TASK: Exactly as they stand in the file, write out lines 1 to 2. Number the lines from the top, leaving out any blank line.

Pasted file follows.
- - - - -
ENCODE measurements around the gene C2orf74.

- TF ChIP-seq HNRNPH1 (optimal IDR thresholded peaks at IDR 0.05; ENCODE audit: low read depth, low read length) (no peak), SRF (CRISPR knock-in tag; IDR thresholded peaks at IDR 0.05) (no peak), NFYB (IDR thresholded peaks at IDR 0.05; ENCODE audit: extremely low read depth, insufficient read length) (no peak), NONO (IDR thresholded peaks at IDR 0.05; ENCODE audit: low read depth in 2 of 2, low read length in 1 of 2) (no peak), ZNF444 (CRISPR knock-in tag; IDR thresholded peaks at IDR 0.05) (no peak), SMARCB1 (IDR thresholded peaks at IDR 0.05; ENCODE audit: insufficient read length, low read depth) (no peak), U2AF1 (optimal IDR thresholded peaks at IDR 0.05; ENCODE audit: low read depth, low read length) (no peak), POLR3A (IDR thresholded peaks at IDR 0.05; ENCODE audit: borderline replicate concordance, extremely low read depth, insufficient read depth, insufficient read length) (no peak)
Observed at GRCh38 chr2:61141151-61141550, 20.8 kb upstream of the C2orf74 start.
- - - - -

ENCODE measurements around the gene C2orf74.

- TF ChIP-seq HNRNPH1 (optimal IDR thresholded peaks at IDR 0.05; ENCODE audit: low read depth, low read length) (no peak), SRF (CRISPR knock-in tag; IDR thresholded peaks at IDR 0.05) (no peak), NFYB (IDR thresholded peaks at IDR 0.05; ENCODE audit: extremely low read depth, insufficient read length) (no peak), NONO (IDR thresholded peaks at IDR 0.05; ENCODE audit: low read depth in 2 of 2, low read length in 1 of 2) (no peak), ZNF444 (CRISPR knock-in tag; IDR thresholded peaks at IDR 0.05) (no peak), SMARCB1 (IDR thresholded peaks at IDR 0.05; ENCODE audit: insufficient read length, low read depth) (no peak), U2AF1 (optimal IDR thresholded peaks at IDR 0.05; ENCODE audit: low read depth, low read length) (no peak), POLR3A (IDR thresholded peaks at IDR 0.05; ENCODE audit: borderline replicate concordance, extremely low read depth, insufficient read depth, insufficient read length) (no peak)